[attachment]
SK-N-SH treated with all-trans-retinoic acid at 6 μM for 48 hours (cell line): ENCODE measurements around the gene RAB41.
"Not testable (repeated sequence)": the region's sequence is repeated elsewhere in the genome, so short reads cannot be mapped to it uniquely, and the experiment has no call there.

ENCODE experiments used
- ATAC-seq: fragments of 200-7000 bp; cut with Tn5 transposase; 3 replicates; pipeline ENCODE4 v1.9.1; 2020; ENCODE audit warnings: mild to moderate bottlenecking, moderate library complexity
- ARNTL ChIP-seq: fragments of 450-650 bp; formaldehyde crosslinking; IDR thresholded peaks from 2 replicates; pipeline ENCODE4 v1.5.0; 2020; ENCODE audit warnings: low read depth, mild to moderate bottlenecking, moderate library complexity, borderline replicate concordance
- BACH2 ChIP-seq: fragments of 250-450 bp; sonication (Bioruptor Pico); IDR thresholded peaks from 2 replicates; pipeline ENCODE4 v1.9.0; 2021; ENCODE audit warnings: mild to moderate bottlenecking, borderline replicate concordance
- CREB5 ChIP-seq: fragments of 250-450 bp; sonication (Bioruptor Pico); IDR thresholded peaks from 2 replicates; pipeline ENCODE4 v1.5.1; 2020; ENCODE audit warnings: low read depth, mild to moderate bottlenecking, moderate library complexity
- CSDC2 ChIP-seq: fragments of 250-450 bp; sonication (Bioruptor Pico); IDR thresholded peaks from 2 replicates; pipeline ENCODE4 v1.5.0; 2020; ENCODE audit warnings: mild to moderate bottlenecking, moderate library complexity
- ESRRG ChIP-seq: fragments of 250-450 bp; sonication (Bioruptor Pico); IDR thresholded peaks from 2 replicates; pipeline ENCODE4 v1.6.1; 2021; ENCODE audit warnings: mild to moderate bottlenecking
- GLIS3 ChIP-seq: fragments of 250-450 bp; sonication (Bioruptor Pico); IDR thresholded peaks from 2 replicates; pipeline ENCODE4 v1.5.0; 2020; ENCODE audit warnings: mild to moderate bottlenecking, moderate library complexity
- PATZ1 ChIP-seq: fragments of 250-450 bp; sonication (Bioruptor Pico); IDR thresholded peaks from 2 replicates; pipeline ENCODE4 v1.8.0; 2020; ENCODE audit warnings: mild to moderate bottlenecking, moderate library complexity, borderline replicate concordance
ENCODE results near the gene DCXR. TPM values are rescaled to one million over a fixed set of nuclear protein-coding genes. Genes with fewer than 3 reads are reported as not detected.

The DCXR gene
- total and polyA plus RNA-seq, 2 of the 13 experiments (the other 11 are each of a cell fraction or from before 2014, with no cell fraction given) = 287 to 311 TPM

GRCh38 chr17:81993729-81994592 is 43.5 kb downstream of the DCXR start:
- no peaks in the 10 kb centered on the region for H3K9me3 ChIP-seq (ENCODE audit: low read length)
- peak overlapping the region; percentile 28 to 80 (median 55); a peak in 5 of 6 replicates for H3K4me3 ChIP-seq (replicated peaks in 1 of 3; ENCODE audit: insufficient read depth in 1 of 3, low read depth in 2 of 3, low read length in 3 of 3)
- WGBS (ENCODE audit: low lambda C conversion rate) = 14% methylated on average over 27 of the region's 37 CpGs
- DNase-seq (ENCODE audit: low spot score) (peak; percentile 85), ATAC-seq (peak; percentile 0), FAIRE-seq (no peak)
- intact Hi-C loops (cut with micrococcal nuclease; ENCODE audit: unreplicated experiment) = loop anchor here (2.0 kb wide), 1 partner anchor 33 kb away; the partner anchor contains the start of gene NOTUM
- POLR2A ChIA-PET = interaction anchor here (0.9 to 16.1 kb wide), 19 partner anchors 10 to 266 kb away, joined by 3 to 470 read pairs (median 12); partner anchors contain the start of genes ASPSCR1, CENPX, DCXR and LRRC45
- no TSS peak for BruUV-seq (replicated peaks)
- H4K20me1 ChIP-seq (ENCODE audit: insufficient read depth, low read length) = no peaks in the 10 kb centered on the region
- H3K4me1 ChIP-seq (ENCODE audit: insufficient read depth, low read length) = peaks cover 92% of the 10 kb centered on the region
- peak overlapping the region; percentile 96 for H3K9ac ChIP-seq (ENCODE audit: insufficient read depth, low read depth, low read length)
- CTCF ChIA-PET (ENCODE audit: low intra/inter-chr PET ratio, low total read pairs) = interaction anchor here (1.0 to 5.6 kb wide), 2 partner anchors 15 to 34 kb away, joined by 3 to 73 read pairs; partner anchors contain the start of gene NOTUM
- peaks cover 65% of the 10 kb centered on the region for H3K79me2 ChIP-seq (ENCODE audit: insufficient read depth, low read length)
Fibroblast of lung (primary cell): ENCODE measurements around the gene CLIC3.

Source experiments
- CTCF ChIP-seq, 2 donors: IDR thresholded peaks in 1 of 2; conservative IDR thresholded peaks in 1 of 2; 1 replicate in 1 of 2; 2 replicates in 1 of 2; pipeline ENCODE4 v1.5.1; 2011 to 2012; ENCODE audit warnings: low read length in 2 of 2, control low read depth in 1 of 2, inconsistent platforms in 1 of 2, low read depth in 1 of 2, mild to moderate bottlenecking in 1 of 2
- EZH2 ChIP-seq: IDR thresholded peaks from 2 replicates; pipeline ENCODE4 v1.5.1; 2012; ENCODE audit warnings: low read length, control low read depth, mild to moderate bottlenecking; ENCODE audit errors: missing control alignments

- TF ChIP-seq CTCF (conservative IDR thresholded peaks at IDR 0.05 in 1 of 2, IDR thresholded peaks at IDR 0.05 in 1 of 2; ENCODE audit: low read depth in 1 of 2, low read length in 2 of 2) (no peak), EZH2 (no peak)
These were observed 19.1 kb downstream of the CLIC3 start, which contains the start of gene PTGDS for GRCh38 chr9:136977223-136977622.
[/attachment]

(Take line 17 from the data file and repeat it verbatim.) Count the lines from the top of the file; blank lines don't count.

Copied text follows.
- peak overlapping the region; percentile 28 to 80 (median 55); a peak in 5 of 6 replicates for H3K4me3 ChIP-seq (replicated peaks in 1 of 3; ENCODE audit: insufficient read depth in 1 of 3, low read depth in 2 of 3, low read length in 3 of 3)